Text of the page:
Cyclist Aerodynamic Drag Analysis through Large-Scale PIV

Research output: ThesisDissertation (TU Delft)

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Abstract

The use of large-scale particle image velocimetry (PIV) is proposed for cycling aerodynamic study to advance the general understanding of the flow around the rider and the bike, leading to new strategies for cycling aerodynamic drag reduction in the future. The investigation concentrates on the measurement of the wake velocity and its relation to the aerodynamic drag of stationary models in wind tunnels and of transiting models in the field.
In the first part of this work, PIV measurements are conducted in a wind tunnel to capture the wake flow topology of a full-scale cyclist model and determine the cyclist aerodynamic drag. In-house built seeding systems are employed to inject Helium-filled soap bubble (HFSB) tracers upstream of an elite time-trial cyclist replica. The obtained flow topology compares well among different experimental repetitions and with literature, demonstrating the robustness of the PIV measurement approach. The aerodynamic drag is obtained by a so-called PIV wake rake approach, which relies on the conservation of momentum in a control volume surrounding the model. Comparison of the PIV wake rake aerodynamic drag against that of a force balance demonstrates that a drag accuracy of the latter below 1% is possible.
The PIV wake rake measurements are conducted in a plane downstream of the bike’s rear wheel to avoid shadows and optical blockage. At this distance from the athlete, however, investigation of the separated and reverse flow regions, that are the main driver of the aerodynamic drag, is not possible. In the second part of this dissertation, therefore, robotic volumetric PIV measurements are conducted to retrieve the velocity description close to the cyclist. The near-wake of the cyclist limbs is presented, which somehow resembles that of isolated bluff bodies, such as cylinders, featuring a recirculation region bounded by two shear layers. The size of the recirculation region, however, is not only governed by the width of the limb, but also by the coherent vortical structures emanating from these limbs near the limb junctions (e.g. elbows and knees). Moreover, interaction of the limbs with the wakes of the upstream body parts also plays a role in the local wake properties.
In addition to the measurement of the cyclist’s near wake at typical race speed, also the cyclist Reynolds number effects are investigated to understand how to reduce the aerodynamic drag by dedicated skinsuits designs in the future. This is achieved repeating the robotic volumetric PIV measurements in a wide range of freestream velocity. While reductions of the wake width are observed on both lower leg and arm with increasing free-stream velocity, the wake of the upper leg follows an opposite trend increasing in size at higher velocity. These variations of wake width with increasing freestream speed are related to the behaviour of the local drag coefficient, indicating a drag crisis behaviour on both leg and arm. The distribution of the so-called critical velocity upon these body segments is discussed, as it determines the freestream speed where a minimum value for the drag occurs.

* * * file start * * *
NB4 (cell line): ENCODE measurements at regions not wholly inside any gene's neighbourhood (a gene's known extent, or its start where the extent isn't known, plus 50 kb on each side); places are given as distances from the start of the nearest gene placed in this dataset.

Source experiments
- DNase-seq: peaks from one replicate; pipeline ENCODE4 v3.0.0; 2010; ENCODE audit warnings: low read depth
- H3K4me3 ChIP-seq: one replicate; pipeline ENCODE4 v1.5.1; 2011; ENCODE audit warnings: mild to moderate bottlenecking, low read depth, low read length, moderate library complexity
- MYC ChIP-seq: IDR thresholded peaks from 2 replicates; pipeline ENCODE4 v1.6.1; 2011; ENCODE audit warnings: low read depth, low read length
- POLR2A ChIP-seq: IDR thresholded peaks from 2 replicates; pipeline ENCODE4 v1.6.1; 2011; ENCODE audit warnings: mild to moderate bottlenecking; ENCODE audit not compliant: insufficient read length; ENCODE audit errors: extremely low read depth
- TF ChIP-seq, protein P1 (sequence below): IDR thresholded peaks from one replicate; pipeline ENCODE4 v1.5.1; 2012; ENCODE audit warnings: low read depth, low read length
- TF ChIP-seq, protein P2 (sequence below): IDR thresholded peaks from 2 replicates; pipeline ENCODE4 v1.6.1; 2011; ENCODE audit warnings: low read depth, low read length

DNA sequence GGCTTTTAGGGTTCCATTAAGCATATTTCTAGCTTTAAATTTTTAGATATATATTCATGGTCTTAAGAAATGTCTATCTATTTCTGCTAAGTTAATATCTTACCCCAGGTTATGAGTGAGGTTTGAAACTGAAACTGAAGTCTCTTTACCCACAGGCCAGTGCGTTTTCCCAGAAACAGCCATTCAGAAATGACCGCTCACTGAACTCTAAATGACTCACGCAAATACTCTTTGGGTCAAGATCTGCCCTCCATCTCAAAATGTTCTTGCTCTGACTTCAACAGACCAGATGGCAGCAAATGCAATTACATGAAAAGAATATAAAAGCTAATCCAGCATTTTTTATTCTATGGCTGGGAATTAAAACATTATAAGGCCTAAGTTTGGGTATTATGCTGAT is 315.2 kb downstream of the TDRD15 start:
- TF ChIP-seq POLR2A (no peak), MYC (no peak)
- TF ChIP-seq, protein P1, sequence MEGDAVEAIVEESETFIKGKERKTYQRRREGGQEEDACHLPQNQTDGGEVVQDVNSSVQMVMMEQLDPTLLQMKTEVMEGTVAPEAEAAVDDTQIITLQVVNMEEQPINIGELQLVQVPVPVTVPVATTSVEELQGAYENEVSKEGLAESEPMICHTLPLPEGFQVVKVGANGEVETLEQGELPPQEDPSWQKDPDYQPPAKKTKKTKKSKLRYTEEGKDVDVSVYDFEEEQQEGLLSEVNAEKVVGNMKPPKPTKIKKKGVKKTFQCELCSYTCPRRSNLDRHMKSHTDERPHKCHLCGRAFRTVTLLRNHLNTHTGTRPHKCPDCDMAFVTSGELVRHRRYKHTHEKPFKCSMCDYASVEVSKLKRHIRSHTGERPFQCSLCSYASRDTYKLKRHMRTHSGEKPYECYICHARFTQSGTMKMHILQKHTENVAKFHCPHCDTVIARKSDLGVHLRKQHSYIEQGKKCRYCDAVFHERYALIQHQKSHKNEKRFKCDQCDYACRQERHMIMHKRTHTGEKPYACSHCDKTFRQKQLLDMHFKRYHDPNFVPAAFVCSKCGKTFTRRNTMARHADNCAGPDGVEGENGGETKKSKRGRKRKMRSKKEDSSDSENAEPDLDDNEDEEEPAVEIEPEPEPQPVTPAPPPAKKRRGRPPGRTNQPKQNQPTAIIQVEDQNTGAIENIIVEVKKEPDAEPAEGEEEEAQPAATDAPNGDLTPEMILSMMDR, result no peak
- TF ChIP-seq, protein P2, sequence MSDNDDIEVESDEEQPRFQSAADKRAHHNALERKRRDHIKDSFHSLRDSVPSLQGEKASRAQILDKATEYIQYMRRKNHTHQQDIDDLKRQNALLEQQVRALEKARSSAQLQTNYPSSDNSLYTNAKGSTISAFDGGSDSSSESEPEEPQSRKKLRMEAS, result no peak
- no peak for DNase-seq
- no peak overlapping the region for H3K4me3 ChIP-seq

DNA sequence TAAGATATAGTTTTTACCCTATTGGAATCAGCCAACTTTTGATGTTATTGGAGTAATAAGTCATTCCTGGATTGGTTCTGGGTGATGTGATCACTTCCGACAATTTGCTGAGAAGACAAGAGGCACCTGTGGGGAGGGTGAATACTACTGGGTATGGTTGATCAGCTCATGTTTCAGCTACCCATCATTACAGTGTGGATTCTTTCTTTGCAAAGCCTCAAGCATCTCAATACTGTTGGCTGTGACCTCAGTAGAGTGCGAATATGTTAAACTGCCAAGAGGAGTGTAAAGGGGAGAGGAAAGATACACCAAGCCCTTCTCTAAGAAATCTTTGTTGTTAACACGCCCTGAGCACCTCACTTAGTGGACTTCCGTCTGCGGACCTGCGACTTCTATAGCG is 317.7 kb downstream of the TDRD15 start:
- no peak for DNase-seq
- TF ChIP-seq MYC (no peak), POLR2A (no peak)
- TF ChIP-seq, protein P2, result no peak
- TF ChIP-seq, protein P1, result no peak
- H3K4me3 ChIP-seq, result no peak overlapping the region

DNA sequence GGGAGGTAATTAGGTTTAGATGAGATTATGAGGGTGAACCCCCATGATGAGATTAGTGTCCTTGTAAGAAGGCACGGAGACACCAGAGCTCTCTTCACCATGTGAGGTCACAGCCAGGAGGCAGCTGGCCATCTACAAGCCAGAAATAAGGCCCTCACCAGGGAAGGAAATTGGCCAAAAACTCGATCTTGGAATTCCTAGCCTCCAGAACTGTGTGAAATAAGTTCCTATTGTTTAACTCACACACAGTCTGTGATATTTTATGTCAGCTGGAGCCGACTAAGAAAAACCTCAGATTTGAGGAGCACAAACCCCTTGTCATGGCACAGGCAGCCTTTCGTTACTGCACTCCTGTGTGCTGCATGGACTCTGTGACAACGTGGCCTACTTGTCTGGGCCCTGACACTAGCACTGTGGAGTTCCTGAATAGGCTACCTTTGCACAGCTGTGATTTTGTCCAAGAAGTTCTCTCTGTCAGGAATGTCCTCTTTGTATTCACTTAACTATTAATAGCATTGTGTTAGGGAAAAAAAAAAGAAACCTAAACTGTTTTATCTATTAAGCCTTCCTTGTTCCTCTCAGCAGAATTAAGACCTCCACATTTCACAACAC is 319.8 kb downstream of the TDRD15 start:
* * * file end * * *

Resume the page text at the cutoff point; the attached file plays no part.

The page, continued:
The third, and last part of this work, is dedicated to the development of quantitative flow visualisation and drag determination of cyclists in the field. This so-called Ring-of-Fire system allows, among others, aerodynamic studies that are practically impossible in the wind tunnel, such as model accelerations and model curved-linear trajectories. A tomographic PIV wake rake is employed to measure the flow around a simplified transiting bluff body, a towed 10 cm sphere. These scaled experiments serve as a proof-of-concept of this novel measurement system.
The aerodynamic drag is obtained invoking the control volume momentum balance in a frame of reference moving with the object. The expression for the time-average drag consists of three terms, a momentum, Reynolds stress and pressure term, which are individually evaluated at increasing distance downstream of the sphere. It is shown that the aerodynamic drag is most accurately evaluated when the contribution of the momentum term dominates the overall drag and that the PIV pressure evaluation can be avoided five sphere diameters into the wake. The latter largely simplifies the data reduction procedures of the Ring-of-Fire. Finally, the present system estimates the aerodynamic drag with an accuracy of 20 drag counts. This is evaluated from repeated model passages in a range of Reynolds numbers in which the model’s drag coefficient is constant. This resolution is comparable to other aerodynamic drag measurement field techniques. It is rather poor, instead, in comparison to force balance measurements in wind tunnels. In contrast to the latter drag measurement techniques, the Ring-of-Fire also provides information about the flow yielding advanced insights into cyclist aerodynamics in the future.
Original languageEnglish
Awarding Institution
  • Delft University of Technology
Supervisors/Advisors
  • Scarano, F., Supervisor
  • Sciacchitano, A., Advisor
Award date23 Nov 2020
Print ISBNs978-94-6384-179-5
DOIs
Publication statusPublished - 2020

Keywords

  • Cycling aerodynamics
  • aerodynamic drag
  • large-scale PIV

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